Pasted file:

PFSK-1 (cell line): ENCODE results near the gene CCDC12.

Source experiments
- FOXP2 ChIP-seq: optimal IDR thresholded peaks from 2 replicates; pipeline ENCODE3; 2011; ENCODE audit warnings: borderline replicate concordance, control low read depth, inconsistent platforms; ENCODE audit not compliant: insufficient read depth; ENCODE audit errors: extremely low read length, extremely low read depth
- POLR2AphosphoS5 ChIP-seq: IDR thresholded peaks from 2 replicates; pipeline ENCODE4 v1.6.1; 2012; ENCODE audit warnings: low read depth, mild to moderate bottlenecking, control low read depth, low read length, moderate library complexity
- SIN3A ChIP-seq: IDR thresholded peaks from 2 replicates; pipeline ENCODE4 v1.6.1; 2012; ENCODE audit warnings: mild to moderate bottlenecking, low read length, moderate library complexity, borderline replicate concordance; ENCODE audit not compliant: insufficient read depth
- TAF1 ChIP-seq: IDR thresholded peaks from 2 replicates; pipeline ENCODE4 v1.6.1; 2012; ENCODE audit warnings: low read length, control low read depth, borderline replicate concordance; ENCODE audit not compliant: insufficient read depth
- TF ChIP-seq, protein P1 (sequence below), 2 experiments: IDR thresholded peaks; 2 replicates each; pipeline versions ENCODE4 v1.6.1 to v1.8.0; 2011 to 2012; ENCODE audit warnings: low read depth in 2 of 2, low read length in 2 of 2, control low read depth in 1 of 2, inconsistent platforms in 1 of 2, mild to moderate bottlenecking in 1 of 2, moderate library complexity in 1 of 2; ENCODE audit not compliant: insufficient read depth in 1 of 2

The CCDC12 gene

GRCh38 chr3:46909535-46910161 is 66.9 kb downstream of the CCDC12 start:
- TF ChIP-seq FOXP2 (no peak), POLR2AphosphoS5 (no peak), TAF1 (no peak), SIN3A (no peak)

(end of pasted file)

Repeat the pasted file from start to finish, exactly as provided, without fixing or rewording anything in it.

PFSK-1 (cell line): ENCODE results near the gene CCDC12.

Source experiments
- FOXP2 ChIP-seq: optimal IDR thresholded peaks from 2 replicates; pipeline ENCODE3; 2011; ENCODE audit warnings: borderline replicate concordance, control low read depth, inconsistent platforms; ENCODE audit not compliant: insufficient read depth; ENCODE audit errors: extremely low read length, extremely low read depth
- POLR2AphosphoS5 ChIP-seq: IDR thresholded peaks from 2 replicates; pipeline ENCODE4 v1.6.1; 2012; ENCODE audit warnings: low read depth, mild to moderate bottlenecking, control low read depth, low read length, moderate library complexity
- SIN3A ChIP-seq: IDR thresholded peaks from 2 replicates; pipeline ENCODE4 v1.6.1; 2012; ENCODE audit warnings: mild to moderate bottlenecking, low read length, moderate library complexity, borderline replicate concordance; ENCODE audit not compliant: insufficient read depth
- TAF1 ChIP-seq: IDR thresholded peaks from 2 replicates; pipeline ENCODE4 v1.6.1; 2012; ENCODE audit warnings: low read length, control low read depth, borderline replicate concordance; ENCODE audit not compliant: insufficient read depth
- TF ChIP-seq, protein P1 (sequence below), 2 experiments: IDR thresholded peaks; 2 replicates each; pipeline versions ENCODE4 v1.6.1 to v1.8.0; 2011 to 2012; ENCODE audit warnings: low read depth in 2 of 2, low read length in 2 of 2, control low read depth in 1 of 2, inconsistent platforms in 1 of 2, mild to moderate bottlenecking in 1 of 2, moderate library complexity in 1 of 2; ENCODE audit not compliant: insufficient read depth in 1 of 2

The CCDC12 gene

GRCh38 chr3:46909535-46910161 is 66.9 kb downstream of the CCDC12 start:
- TF ChIP-seq FOXP2 (no peak), POLR2AphosphoS5 (no peak), TAF1 (no peak), SIN3A (no peak)